When Bryan Hylenski and Mack Maier, the co-founders of Butora USA, outgrew their company’s Longmont, Colo., facility, they considered several options for expansion.
The two rock-climbing buddies started the company after returning from rock climbing in Korea and wanting to keep their hearts in the sport they loved. They teamed up with a Korean rock-climbing shoe designer and started Butora USA as its North American distributor.
“We started in a small closet in my buddy’s garage,” Hylenski said. “We’ve grown four times in the last three years, but we couldn’t grow any more in Longmont because of the high price of real estate and building costs.”
They considered expanding in several states, including Oklahoma and Texas. But they had visited Lander, to rock climb several times, and they knew they liked the close, small-town feel.
Plus, without a state income tax, “Wyoming is a beneficial state for a business to reside in,” Hylenski said.
They researched several funding options and grants to help make the move possible and discovered Wyoming’s Challenge Loan program.
“The Challenge Loan convinced us to move to Wyoming,” Hylenski said.
They were able to finance the purchase of a building in Lander that is big enough for their current and future needs. They moved the company there last November and hired four people right away. In the next 12 to 18 months, they plan to add a resole factory and a small retail area, and will hire another five or so to fill those positions.
“The goal of the Challenge Loan program is to provide access to capital that may not fit into typical bank financing,” said Josh Keefe, the finance manager for the Wyoming Business Council, the state’s economic development agency.
Keefe partners with banks to help extend credit to a company or project; part of the money comes from the bank, and part comes from the state. The state money is disbursed in the form of a loan to the bank, and then the money is returned to the state via loan payments, with interest. That allows the fund to grow and remain self-sustaining.
The partnership provides a benefit to the state by helping businesses grow and improve the economy; it provides a benefit to the partnering bank by sharing risk; and it provides a benefit to the business by blending interest rates and lowering their loan payment amount.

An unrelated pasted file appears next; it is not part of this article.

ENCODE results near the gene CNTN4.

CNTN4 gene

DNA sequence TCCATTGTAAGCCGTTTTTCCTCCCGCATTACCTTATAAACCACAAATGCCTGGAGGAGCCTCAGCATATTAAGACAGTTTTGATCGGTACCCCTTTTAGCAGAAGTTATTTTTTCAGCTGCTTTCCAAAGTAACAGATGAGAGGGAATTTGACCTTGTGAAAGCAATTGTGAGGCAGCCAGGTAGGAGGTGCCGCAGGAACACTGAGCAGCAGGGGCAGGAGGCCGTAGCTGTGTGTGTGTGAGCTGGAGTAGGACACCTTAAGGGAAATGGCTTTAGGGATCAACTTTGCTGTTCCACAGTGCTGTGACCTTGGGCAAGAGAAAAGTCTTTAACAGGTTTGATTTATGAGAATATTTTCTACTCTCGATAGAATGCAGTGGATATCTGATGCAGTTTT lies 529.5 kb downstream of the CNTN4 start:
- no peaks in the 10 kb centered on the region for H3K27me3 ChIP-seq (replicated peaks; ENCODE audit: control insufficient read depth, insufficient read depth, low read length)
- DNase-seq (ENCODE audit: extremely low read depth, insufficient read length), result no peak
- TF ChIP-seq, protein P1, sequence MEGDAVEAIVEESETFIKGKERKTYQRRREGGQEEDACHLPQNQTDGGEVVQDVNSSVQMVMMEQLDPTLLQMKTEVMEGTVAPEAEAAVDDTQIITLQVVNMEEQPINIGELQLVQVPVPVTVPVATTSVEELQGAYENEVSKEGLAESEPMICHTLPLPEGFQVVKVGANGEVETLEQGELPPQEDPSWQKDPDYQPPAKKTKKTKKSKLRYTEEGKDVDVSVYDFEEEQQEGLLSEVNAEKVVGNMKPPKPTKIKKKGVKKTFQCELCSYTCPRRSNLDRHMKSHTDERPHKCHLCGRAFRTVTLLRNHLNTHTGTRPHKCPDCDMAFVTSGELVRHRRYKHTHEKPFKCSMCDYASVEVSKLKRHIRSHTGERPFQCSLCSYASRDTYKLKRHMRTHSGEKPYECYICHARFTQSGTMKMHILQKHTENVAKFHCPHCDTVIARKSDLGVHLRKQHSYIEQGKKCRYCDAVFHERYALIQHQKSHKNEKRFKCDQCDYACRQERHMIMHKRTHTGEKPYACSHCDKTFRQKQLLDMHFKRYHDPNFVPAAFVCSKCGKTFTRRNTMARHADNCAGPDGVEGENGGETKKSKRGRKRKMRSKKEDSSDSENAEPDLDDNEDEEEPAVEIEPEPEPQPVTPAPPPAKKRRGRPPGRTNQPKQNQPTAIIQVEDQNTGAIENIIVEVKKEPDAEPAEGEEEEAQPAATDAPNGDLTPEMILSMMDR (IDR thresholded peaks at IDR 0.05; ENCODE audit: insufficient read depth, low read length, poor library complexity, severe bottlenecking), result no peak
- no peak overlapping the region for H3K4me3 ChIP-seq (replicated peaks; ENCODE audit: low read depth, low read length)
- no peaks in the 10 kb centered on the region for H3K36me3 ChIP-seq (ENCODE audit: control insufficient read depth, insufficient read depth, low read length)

“It’s a resource the state of Wyoming offers businesses that doesn’t cost taxpayers anything beyond the initial investment, and yet it can mean the difference between a company failing or thriving in Wyoming,” Keefe said.
Stig Hallingbye, the senior vice president for Security First Bank, said the Challenge Loan program has allowed the bank to get involved with projects that it might not otherwise. With the Business Council’s participation, the risk to the bank is decreased and the customer’s payments are lowered.
“It’s beneficial to the bank, the customer and it helps the economy,” he said. “It offers exactly what we look for in partnerships. We’ve been very, very happy with the way it has worked.”
Since 1998, the Challenge Loan program has participated in $59.2 million worth of projects and has loaned $26.2 million. It has helped retain or create 635 jobs across the state in that timeframe.
For Butora USA, it meant moving its distribution operations from Colorado to Wyoming, to a town they loved where they could be a part of the community. The company is joining a burgeoning outdoor gear and clothing manufacturing cluster in western Wyoming, alongside companies like Brunton, NoSo, Iksplor and DMOS.
“We wanted to move to a place with a soul,” Hylenski said. “And Lander’s a great little town.”
Other Challenge Loan Success Stories
Marketing company Warehouse Twenty One used a Challenge Loan to build a new facility on the west edge of downtown Cheyenne to expand and add about 20 jobs. That building is sent to be complete in June and has helped spur significant investment in the area.
Engineering, Procurement & Construction, LLC, a company currently headquartered in Colorado, is using a Challenge Loan to relocate its hydrogen fuel cell manufacturing into Wyoming.